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Varicose veins are swollen, bulging veins that often occur in people’s legs and may cause cramps, heaviness, or pain. They are caused when blood is prevented from flowing normally. When your veins are fighting against gravity to get blood from your feet back to your heart, the valves that keep the blood flowing in only one direction can become weak. These weak valves allow some blood to seep back down the vein, causing pooling; this pooling can result in varicose veins. When a woman is pregnant, there is an increased amount of blood in her vascular system, which can increase the likelihood of varicose veins.

A common cause for varicose veins is weight gain. Added weight means the veins need to work harder to pump the already increased flow of blood, and when combined with the increased levels of progesterone in pregnant women, the blood vessels have a hard time keeping up. Fluid retention is a common part of pregnancy and it contributes to overall weight as well as general pressure on the internal organs and skin. This pressure can constrict the blood vessels, reducing their efficiency and causing them to back up. As the fetus grows, more pressure is exerted on the uterus walls and the skin cells stretch out. As a result, varicose and spider veins may develop in the lower abdominal regions in addition to the legs of a pregnant woman.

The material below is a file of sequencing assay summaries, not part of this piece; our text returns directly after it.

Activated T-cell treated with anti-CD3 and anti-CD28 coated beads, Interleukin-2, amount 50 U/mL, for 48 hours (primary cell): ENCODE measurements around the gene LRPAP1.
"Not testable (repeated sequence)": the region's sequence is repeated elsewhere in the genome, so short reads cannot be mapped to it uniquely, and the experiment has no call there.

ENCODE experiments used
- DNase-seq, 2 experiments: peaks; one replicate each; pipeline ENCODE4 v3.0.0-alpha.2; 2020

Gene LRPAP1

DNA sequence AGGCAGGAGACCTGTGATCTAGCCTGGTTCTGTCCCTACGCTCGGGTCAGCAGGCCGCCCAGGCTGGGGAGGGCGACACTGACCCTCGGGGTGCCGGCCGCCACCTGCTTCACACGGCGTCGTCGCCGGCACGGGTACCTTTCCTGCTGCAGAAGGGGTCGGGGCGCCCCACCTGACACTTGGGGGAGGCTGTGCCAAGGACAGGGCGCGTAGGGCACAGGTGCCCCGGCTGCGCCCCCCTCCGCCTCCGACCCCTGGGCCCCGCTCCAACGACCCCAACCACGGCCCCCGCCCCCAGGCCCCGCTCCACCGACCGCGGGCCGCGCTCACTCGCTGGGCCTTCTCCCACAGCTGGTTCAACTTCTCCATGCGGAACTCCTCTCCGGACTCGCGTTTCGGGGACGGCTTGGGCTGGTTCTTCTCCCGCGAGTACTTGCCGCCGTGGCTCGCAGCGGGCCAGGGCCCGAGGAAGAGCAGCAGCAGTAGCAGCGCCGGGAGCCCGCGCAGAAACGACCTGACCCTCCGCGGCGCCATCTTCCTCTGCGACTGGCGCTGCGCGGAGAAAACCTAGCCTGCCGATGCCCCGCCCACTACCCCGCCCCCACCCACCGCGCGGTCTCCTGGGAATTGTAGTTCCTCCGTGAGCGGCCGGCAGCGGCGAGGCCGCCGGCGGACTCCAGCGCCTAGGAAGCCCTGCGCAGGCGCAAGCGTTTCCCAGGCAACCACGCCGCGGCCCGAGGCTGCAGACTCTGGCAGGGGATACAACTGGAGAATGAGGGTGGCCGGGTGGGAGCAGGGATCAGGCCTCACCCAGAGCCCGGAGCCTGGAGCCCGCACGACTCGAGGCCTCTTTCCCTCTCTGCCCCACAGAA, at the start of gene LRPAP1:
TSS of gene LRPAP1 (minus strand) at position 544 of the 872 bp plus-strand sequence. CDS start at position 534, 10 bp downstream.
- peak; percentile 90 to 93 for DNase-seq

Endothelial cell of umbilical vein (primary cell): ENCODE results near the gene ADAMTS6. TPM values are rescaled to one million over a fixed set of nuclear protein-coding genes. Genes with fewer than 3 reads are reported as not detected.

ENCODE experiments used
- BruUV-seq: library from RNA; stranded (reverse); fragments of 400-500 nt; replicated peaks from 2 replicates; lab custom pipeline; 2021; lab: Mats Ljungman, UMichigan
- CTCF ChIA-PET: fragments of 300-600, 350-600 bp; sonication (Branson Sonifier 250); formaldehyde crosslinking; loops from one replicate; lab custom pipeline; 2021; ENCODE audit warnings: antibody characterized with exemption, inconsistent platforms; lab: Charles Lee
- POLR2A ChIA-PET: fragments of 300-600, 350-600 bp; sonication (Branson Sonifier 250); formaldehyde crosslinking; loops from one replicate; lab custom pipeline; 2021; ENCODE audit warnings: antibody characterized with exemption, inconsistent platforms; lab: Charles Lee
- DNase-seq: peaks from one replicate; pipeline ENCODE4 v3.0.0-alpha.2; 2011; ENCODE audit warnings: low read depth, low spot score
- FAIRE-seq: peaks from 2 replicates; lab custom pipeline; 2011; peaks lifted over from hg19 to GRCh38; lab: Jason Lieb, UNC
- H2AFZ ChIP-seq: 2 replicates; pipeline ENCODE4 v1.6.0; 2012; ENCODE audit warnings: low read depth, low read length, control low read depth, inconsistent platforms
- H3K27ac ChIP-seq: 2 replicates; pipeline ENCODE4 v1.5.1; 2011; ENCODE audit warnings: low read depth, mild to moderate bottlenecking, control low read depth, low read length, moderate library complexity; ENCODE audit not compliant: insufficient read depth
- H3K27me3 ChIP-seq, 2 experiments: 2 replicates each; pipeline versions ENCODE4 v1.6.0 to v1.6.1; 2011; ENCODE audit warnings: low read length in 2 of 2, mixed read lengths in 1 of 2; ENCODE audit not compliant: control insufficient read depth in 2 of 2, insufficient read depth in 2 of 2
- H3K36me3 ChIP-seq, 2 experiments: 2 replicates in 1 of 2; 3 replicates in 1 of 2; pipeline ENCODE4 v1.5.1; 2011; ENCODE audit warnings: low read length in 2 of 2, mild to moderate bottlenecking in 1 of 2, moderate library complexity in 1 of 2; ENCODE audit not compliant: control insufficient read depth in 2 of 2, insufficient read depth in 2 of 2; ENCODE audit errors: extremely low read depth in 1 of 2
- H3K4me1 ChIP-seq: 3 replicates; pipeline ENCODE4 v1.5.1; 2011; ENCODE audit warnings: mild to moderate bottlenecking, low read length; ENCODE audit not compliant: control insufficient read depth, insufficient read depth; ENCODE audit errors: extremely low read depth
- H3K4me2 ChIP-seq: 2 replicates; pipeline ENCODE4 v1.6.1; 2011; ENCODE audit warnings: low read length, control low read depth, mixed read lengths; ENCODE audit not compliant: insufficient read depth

There are ways to reduce or prevent the onset of varicose veins, however. Regular, non-strenuous exercise helps maintain blood flow. Maintaining a healthy weight will also reduce the appearance. Many women like to cross their legs while sitting, but this constricts blood flow and can contribute to varicose veins. Elevate your legs as close to heart level as possible to decrease the workload on the veins returning blood to the heart. Alternate between sitting and standing, or go for a short walk to stretch your legs throughout the day. While pregnant, wearing compression socks can also help.

If the above methods are not enough to allay varicose veins, you may want to consider varicose vein treatment. It is not recommended to treat varicose or spider veins during pregnancy, partly because most of them will subside after birth when blood flow returns to normal and the extra pressures go away. If they do not subside on their own, contact the vein specialists at Premier Vein to schedule a consultation and discuss options for varicose vein treatment.